Businesses Concerned Cigarette Tax Increase Could Send Shoppers Over the Border

By Steph Machado

Published 05/13 2014 07:32PM

Updated 05/13 2014 07:54PM

BARRE, Vt. - Vermont's cigarette tax is getting a small bump: 13 cents per pack.

It might not sound like much, but it's the sixth increase since 2002. That's why M&M Beverage owner Gilles Moreau isn't shocked.

"It seems like any time they need money, they always go back to cigarettes," he said.

He's right, according to Vt. Tax Commissioner Mary Peterson.

"It's almost always on the table," Peterson said. "Which is kind of interesting for a tax."

Health advocates are constantly pushing to raise the cigarette tax, with hopes it will convince people to kick the habit.

"It's the one tax that actually has advocates. You don't find that a lot in the tax world," Peterson said.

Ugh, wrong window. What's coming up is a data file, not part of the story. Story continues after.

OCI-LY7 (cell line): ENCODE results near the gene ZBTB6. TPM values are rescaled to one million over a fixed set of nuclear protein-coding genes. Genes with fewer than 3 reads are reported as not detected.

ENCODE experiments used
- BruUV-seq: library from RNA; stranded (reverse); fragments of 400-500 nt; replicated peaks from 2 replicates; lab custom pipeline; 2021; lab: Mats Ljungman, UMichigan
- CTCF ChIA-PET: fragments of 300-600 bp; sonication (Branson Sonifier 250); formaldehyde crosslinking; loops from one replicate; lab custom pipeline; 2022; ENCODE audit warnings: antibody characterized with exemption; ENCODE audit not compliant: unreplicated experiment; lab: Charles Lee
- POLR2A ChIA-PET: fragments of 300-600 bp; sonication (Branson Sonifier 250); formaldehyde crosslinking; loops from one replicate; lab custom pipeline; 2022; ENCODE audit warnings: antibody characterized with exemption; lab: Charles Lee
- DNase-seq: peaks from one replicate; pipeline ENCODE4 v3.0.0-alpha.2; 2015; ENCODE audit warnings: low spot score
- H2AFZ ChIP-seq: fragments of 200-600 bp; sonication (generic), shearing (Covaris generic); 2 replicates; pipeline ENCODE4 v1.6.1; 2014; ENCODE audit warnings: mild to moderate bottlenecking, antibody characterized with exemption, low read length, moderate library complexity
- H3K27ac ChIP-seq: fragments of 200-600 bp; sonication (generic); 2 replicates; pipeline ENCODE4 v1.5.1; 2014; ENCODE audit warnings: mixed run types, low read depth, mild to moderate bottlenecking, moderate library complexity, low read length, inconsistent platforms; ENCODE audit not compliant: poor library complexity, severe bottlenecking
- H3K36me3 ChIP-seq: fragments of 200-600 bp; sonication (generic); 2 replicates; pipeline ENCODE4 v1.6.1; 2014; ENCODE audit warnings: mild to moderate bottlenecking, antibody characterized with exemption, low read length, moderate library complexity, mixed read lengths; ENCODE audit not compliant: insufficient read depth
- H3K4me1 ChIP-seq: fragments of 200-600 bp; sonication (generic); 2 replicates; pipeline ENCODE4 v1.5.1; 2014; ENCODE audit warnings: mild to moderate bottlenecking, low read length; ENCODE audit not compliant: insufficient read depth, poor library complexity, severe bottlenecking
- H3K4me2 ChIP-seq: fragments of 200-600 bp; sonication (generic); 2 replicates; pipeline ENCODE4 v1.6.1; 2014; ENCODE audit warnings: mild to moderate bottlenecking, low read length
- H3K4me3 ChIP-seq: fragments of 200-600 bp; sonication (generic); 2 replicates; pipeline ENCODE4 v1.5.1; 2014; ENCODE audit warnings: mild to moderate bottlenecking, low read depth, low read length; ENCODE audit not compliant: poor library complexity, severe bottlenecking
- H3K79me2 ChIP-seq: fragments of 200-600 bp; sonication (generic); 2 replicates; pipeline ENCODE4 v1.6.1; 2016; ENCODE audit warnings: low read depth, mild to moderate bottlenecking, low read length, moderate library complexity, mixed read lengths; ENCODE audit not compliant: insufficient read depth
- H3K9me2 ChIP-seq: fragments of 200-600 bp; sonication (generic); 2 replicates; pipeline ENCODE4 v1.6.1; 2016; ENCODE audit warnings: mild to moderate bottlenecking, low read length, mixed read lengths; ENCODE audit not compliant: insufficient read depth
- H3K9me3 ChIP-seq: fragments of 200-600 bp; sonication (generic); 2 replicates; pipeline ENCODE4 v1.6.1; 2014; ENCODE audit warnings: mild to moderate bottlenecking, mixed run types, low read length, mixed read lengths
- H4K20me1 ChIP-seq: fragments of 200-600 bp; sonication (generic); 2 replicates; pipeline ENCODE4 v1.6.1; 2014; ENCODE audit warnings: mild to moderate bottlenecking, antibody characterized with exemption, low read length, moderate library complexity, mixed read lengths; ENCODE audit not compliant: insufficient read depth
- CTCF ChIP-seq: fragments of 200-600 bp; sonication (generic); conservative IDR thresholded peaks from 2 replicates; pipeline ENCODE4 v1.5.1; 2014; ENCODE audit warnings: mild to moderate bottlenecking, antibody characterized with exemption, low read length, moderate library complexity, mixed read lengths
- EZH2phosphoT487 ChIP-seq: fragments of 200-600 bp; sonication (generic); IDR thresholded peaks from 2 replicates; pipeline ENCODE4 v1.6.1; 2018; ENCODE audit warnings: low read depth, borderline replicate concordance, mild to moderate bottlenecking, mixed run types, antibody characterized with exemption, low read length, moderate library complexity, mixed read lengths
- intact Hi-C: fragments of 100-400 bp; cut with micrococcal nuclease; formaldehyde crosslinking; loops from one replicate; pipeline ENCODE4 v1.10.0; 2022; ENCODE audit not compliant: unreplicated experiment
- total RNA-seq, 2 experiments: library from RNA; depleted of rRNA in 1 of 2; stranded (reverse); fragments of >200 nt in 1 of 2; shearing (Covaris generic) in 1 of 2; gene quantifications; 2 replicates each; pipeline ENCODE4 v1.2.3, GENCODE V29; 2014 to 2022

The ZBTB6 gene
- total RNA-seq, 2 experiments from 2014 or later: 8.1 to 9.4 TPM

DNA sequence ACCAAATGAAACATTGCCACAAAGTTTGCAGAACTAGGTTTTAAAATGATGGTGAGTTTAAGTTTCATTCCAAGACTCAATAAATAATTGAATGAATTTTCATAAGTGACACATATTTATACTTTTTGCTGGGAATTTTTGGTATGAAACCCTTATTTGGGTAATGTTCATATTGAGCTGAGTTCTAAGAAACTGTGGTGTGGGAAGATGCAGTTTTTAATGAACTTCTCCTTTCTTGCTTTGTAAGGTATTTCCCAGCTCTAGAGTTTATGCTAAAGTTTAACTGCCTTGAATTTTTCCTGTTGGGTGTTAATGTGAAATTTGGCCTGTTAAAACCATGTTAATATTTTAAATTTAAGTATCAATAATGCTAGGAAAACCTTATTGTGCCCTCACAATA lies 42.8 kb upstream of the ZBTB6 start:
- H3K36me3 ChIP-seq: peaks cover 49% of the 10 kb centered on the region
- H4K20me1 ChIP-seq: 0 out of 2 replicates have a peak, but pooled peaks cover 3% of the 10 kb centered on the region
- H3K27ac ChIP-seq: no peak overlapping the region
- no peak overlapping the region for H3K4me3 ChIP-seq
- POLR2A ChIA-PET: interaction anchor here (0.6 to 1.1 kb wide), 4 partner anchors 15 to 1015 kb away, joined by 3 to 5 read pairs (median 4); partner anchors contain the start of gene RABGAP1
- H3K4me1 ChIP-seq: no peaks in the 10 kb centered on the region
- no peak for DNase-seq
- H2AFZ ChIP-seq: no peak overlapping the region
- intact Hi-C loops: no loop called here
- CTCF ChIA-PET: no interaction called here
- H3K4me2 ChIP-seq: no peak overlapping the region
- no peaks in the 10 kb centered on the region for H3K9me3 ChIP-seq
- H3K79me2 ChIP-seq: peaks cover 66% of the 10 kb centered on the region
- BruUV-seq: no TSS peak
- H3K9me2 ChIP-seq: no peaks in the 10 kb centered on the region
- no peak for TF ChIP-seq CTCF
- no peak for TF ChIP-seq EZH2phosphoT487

Moreau says as the cigarette tax goes up, his weekly sales go down.

"Over the last eight years, I've gone from about 650 cartons down to about 150," he said.

Of course, plenty people have stopped smoking over the years. But just people are buying fewer cigarettes in Vermont, doesn't mean they're quitting.

"That just means people have gone to New Hampshire, or bought them online," Moreau said.

"The border towns are always a concern," Peterson agreed.

Vermont's new tax is $2.75 per 20-pack, nearly a full dollar more than New Hampshire's $1.78. That's a big incentive for people to cross the border. New York tax is much higher, at $4.35 per pack.

"I get less customers in the door," Moreau said. "When they go to New Hampshire, they don't just buy cigarettes. They buy alcohol...groceries. They're not going to go down just to buy a carton of cigarettes."

The Tax Department does try to go after online cigarette distributors.

Vermont's cigarette tax increase is expected to raise $1.1 million in revenue. It goes into effect July 1, 2014.

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